Announcing the extension of a vaccination programme to cover boys as well as girls, experts at Public Health England (PHE) said the immunisation plan would prevent around 64,000 cervical cancers and almost 50,000 non-cervical cancers by 2058.
BMA board of science chair Professor Dame Parveen Kumar said: 'The BMA has for a long time been calling for an extension of the HPV vaccination programme to be extended to boys in United Kingdom and the confirmation that this will go ahead in September is very welcome as it will undoubtedly reduce the risk of young men contracting cancers linked to the virus in adult life.
Girls in Year 8 have been offered the HPV vaccine free in school since 2008.
A total of 10 million dose of the HPV vaccine have been given to young women, meaning 80 per of those age 15 to 24 have received it.
In women, most cervical cancers are caused by HPV, according to sources.
"This is a life saving vaccine and I would encourage all eligible boys and girls to take up the NHS offer of the free vaccine".
This universal programme offers us the opportunity to make HPV-related diseases a thing of the past and build on the success of the girls' programme. "It's important not to delay vaccination, as the vaccine may be less effective as adolescents get older".
Around one in 20 cancers worldwide are linked to HPV and the virus causes huge proportions of cancers of the genitals.
Data recently published in The Lancet showed an 83% reduction in infections in 15- to 19-year-old girls over five to eight years, with researchers finding "compelling evidence of the substantial impact of HPV vaccination programmes on HPV infections".
A Scottish study also suggested the vaccine had reduced pre-cancerous cervical disease in women by up to 71%.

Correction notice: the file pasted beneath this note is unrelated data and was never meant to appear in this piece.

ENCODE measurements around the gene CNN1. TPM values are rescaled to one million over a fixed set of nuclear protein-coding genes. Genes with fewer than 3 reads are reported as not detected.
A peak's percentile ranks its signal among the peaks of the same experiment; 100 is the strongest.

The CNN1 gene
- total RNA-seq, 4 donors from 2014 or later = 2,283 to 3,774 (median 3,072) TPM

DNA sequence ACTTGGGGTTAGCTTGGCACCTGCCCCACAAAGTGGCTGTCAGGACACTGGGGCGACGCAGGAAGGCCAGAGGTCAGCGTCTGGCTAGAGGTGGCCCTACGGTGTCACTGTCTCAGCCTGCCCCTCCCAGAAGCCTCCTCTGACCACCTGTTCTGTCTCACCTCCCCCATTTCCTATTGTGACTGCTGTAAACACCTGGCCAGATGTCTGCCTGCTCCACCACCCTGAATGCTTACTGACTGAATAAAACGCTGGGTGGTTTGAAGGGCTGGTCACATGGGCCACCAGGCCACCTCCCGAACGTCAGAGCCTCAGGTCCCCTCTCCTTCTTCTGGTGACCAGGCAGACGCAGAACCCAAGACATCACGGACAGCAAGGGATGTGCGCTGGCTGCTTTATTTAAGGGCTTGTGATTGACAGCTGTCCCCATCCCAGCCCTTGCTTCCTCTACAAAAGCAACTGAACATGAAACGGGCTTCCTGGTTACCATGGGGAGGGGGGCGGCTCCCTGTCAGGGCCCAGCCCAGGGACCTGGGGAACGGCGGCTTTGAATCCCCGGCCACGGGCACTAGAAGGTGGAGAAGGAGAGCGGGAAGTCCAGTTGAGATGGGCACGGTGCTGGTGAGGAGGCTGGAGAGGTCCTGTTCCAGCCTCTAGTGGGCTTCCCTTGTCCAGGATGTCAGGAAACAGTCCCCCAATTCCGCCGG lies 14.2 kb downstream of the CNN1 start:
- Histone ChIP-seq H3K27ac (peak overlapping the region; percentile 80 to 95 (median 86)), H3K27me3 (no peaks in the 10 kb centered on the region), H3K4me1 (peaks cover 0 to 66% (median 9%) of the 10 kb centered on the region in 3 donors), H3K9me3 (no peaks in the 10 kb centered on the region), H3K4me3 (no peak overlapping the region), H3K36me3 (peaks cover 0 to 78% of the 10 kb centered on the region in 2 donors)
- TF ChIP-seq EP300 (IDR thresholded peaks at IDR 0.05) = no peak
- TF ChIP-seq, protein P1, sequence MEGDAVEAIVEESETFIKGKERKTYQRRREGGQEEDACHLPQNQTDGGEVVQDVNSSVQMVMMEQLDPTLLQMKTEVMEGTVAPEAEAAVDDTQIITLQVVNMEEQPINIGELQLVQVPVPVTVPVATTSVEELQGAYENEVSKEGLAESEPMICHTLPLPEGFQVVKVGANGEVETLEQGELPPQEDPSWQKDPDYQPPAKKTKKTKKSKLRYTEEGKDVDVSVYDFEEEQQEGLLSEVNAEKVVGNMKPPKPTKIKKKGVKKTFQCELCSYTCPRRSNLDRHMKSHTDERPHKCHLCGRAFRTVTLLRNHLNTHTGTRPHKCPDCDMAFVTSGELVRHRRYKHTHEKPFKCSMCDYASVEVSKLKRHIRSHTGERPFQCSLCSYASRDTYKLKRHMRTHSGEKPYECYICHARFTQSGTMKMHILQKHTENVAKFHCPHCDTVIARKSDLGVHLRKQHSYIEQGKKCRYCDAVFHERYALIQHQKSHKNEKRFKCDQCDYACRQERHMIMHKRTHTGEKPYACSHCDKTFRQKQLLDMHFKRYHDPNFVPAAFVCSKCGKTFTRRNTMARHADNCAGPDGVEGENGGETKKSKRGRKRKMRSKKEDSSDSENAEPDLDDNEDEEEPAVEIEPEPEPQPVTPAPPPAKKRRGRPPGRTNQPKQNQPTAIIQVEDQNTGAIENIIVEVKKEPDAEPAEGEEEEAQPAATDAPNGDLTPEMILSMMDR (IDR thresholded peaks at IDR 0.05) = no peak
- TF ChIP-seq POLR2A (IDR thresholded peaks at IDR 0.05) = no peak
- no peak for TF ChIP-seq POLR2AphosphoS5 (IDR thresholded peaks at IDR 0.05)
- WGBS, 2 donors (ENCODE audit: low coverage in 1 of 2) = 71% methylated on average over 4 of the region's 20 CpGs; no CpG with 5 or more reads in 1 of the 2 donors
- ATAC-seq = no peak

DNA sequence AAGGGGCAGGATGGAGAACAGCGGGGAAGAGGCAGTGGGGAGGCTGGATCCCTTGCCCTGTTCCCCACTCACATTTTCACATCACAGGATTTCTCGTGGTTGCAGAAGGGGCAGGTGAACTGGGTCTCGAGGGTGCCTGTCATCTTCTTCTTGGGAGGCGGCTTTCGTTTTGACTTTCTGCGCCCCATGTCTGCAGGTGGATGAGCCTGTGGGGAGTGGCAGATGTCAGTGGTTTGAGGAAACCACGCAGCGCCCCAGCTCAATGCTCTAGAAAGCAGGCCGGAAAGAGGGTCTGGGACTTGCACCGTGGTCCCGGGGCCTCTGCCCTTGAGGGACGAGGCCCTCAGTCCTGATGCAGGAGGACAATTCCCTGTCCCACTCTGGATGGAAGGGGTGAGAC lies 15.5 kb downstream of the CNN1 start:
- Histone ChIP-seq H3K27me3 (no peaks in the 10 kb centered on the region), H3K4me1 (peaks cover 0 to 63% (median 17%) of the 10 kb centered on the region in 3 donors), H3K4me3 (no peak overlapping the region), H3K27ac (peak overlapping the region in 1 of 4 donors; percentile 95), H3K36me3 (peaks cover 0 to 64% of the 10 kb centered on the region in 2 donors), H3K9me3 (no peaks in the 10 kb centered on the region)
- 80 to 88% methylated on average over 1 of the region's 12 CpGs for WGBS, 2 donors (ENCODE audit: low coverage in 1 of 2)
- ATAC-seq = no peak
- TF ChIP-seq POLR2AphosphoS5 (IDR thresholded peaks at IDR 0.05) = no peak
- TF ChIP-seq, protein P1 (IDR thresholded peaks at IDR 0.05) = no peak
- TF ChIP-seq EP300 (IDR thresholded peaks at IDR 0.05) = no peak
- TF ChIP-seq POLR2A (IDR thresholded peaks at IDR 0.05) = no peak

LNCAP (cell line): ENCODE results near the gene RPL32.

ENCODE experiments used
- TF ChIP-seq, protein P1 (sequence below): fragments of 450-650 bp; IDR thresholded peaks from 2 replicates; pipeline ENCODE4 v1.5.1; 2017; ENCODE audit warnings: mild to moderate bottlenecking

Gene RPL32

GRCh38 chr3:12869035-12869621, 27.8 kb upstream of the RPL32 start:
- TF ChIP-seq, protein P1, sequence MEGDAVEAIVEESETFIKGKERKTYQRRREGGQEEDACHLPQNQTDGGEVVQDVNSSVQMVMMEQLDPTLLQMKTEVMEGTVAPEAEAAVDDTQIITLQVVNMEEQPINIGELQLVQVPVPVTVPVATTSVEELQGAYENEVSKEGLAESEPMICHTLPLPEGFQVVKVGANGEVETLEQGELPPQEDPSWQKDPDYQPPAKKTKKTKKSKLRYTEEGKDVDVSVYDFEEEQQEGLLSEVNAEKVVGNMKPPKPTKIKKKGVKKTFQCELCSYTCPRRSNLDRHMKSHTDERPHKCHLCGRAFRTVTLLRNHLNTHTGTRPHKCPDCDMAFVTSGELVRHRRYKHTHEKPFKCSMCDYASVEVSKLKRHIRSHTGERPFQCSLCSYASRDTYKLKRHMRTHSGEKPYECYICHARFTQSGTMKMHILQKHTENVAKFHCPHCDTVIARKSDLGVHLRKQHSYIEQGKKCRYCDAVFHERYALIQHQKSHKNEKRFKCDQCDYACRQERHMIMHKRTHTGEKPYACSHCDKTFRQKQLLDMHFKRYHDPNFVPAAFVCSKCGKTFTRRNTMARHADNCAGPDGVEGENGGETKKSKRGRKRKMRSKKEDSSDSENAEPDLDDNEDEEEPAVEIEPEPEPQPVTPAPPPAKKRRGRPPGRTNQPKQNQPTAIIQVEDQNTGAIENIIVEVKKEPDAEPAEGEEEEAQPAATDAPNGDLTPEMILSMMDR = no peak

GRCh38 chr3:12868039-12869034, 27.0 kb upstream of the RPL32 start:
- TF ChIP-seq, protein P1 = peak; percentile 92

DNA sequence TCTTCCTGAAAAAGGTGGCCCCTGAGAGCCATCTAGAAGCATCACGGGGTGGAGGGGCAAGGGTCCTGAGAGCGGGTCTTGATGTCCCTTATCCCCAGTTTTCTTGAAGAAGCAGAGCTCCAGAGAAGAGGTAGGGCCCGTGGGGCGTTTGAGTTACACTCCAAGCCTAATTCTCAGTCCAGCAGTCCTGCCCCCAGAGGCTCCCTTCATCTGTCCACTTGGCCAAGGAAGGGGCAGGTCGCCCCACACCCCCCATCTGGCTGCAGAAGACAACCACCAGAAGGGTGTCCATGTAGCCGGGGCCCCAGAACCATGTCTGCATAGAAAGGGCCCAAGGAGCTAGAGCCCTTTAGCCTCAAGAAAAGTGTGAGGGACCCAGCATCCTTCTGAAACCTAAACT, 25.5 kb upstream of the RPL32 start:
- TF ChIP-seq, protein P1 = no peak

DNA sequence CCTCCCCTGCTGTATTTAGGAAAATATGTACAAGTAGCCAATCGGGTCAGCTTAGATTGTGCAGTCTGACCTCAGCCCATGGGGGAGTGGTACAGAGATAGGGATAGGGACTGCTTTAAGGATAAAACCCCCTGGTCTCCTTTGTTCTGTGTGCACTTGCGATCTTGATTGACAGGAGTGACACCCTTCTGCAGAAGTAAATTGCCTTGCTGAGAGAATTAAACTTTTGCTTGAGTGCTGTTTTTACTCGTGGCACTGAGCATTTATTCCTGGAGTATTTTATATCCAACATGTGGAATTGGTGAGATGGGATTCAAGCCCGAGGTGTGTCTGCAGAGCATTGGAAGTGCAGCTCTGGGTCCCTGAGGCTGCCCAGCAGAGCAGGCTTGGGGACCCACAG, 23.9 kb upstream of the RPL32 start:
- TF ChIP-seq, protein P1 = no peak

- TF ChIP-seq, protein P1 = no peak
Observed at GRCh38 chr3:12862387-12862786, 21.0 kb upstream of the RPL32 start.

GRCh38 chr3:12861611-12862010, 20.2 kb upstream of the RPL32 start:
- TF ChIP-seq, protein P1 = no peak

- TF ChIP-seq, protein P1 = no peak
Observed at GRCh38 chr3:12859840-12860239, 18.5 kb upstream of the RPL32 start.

- Some types of HPV infections can cause genital warts - the most common viral sexually transmitted infection (STI) in England and abnormal tissue growth and other changes to cells within the cervix - this can sometimes lead to cervical cancer.
"Through our world-leading vaccination programme, we have already saved millions of lives and prevented countless cases of awful diseases".
The estimates produced by the University of Warwick are based on a comparison between there being no HPV vaccination programme and the girls programme starting in 2008 with the addition of boys in 2017.
Experts at Public Health England (PHE) said the immunisation plan would prevent around 64,000 cervical cancers and almost 50,000 non-cervical cancers over the next 40 years.
Parents with children aged between 12 and 13 should look out for information from schools.
"It pleases us to see the United Kingdom following the example of other nations such as Australia, which have implemented the vaccine for boys in 2013 and for girls since 2007".
From September, 12-13-year-old schoolboys will be eligible to receive the vaccine, which protects against the Human Papilloma Virus. Australia, which was the first country to introduce a nationwide HPV vaccination programme in 2007, is on track to eliminate it within 20 years.
From September - every boy in Year 8 across Leeds will be given the HPV jab - to help prevent the spread of cancer. This resulted in the HPV rate for young women dropping from 22% to 1% - and similar trends are being reported in boys.
And if they miss out on the vaccination, parents should talk to the school nurse or immunisation team to ensure they get the jab at a later date.